Home » Malaria » Ugandan progress offers hope in malaria fight

Dr Dorothy Echodu

CEO, Pilgrim Africa

Uganda has achieved a remarkable reduction in malaria transmission by focussing on high burden areas. The challenge now is to maintain momentum amid the COVID-19 crisis.

Between 2017 and 2018, the number of malaria cases in Uganda fell by 1.5 million due, in part, to a renewed focus on tackling the disease in high burden areas.

Dr Dorothy Echodu, CEO of Pilgrim Africa, an NGO based in Uganda and the US, is the architect of one successful effort to dramatically reduce malaria transmission in Uganda. “The poorest 20% of citizens bear 10 times the disease burden of the wealthiest 20%,” she notes. “We will never eliminate this disease until we focus on the poorest, most difficult geographies.” 

Perfect storm of poverty and ideal conditions for mosquitoes

This extraordinary progress can’t be taken for granted. Uganda faces a complex array of environmental and social challenges.

The wet, humid climate provides an ideal breeding ground for mosquitos, while widespread poverty hampers access to prevention, testing and treatment.

“And there is a psychological challenge,” explains Echodu. “Our communities sometimes have a 70% infection rate. It’s hard for people to imagine life without the constant realities of malaria. Changing this mindset is critical.” 

Combined, layered strategies lead to success

Complex challenges require a coordinated response. Pilgrim Africa developed a novel approach that layers traditional control methods to help disrupt the entire malaria transmission cycle, generating significant reductions. As Echodu explains: “The key now is scaling this effort.”

“Distributing bed nets is great, but it’s only part of a comprehensive approach. Adding proactive case management in the same communities affords greater protection. Additional tools to control mosquitos may be needed, too.”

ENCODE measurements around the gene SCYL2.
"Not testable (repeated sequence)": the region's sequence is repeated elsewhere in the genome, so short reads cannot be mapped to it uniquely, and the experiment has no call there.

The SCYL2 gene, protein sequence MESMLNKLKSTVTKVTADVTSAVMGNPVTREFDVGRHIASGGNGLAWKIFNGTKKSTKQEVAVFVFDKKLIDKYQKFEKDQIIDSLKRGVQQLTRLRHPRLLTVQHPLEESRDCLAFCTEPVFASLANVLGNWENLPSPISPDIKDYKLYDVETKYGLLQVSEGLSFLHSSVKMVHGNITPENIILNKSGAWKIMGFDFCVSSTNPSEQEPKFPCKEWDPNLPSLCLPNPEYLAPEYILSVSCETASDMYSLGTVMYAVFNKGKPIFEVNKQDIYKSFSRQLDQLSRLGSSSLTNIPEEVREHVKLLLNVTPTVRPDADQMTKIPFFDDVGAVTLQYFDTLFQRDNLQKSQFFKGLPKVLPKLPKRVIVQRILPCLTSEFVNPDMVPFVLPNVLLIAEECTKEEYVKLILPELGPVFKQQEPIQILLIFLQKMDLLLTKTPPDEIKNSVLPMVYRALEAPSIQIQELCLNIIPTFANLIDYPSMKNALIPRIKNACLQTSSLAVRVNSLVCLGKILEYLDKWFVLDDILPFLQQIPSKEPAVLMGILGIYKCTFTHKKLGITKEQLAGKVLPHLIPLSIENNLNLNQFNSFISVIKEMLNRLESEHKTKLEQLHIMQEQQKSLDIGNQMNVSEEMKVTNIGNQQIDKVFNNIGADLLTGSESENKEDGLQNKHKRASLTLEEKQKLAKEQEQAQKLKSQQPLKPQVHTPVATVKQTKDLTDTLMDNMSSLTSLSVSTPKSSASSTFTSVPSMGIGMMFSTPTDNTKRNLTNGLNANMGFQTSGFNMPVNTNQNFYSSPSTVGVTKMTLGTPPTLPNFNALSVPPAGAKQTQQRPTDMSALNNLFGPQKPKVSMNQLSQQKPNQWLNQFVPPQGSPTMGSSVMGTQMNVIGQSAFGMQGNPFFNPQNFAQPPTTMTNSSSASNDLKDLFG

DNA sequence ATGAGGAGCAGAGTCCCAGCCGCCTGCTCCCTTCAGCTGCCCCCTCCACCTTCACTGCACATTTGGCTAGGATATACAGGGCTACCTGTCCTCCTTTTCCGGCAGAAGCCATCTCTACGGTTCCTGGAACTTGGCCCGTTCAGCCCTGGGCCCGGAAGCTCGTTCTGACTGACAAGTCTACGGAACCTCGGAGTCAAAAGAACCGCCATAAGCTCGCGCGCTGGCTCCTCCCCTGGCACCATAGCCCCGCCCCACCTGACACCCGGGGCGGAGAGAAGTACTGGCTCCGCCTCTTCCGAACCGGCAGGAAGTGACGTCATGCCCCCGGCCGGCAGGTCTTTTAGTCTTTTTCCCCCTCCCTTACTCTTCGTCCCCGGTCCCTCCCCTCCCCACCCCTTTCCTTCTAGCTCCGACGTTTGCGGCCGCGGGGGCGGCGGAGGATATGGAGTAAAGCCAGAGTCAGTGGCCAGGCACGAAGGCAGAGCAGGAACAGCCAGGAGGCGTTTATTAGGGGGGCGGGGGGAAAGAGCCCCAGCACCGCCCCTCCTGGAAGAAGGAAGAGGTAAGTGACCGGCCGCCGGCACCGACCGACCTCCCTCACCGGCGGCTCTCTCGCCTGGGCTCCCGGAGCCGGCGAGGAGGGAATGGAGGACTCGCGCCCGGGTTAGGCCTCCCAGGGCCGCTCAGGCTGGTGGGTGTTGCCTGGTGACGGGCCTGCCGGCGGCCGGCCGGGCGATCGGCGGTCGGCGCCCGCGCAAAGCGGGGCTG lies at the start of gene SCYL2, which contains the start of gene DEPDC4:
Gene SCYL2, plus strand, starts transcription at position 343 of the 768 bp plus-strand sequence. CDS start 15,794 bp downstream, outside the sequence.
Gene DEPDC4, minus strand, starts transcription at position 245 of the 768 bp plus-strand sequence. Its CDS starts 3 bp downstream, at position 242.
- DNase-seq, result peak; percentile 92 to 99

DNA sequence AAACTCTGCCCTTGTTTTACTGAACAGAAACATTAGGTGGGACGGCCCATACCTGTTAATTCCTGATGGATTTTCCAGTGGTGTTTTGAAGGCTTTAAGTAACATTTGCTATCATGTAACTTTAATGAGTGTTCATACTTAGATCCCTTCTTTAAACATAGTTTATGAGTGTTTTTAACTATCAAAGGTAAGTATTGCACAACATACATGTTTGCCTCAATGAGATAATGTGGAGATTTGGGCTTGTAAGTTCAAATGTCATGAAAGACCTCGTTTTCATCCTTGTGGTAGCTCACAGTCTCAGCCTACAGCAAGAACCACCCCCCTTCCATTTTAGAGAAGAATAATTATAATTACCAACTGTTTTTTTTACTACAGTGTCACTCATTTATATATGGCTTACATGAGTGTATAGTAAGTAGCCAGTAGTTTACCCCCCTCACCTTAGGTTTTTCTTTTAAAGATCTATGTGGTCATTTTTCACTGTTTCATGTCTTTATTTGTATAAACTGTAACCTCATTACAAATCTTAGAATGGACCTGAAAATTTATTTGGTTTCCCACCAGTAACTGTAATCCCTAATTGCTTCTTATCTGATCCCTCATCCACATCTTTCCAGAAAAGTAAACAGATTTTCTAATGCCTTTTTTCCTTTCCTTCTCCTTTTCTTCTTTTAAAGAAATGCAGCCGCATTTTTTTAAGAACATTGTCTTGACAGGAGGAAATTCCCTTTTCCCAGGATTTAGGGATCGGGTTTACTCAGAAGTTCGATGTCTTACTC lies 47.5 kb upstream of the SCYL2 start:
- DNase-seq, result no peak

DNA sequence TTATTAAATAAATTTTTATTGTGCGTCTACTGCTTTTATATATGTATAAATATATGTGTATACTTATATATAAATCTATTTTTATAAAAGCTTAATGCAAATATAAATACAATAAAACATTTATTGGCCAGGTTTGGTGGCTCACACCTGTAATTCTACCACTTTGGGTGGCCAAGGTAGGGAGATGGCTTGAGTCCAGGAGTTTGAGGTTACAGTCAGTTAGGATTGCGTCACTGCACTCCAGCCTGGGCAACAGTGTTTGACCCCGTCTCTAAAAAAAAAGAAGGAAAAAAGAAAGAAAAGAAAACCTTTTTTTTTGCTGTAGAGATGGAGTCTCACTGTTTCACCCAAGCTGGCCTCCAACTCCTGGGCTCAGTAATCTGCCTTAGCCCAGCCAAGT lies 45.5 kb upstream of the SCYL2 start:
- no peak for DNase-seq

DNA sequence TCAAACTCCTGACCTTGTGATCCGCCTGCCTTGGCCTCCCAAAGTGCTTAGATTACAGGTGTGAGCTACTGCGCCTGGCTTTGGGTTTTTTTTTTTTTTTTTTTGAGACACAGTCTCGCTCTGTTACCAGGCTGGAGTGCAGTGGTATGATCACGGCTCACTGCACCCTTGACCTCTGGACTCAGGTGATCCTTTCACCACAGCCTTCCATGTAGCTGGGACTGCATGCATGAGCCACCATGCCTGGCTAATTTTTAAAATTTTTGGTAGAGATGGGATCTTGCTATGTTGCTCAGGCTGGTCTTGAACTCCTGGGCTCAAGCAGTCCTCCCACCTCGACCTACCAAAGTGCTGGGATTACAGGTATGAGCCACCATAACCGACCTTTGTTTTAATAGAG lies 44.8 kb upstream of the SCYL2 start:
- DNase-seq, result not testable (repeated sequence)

Our communities sometimes have a 70% infection rate. It’s hard for people to imagine life without the constant realities of malaria. Changing this mindset is critical.

Together with Uganda’s Ministry of Health, Pilgrim Africa led a 2008-09 trial of another layered initiative – combining indoor residual spraying (IRS) with mass drug administration. This combined approach led to a 80% drop in malaria cases. With partners, they recently conducted a longer study to further investigate this synergy.

And, because IRS can be too expensive for ongoing use, current research examines the effectiveness of combining pyrethroid-PBO bed nets, a cheaper alternative, with proactive community case management in areas where IRS must be withdrawn.

All the findings are relayed to the National Malaria Control Division in Uganda to help shape a scaled, sustainable national response.

Community volunteers are essential

When it comes to innovation, new technology often claims the limelight, but community health volunteers play a pivotal role in integrated health campaigns and on-the-ground malaria testing. In many Ugandan communities, they carry out critical, life-saving work.

Unfortunately, such workers are a low priority when it comes to distribution of personal protective equipment.

Pilgrim Africa has been quick to address this. “With help from our key partners, we were able to obtain masks, gloves and soap for hundreds of health workers.” says Echodu. With protocols in place, these local champions have been able to continue anti-malaria efforts while assisting the Ministry of Health with COVID-19 response. 

“In rural communities, where malaria thrives, there isn’t the access to media and communication that we’re used to in urban centres. The best way to exchange health information is person-to-person,” confirms Echodu, underscoring the importance of an active volunteer presence. 

Uganda’s progress shows what can be achieved when combined efforts are focused on high-burden areas. Pilgrim Africa hopes that further research and innovation that will help guide investment toward effective programmes.

“Lives depend on it,” says Echodu.

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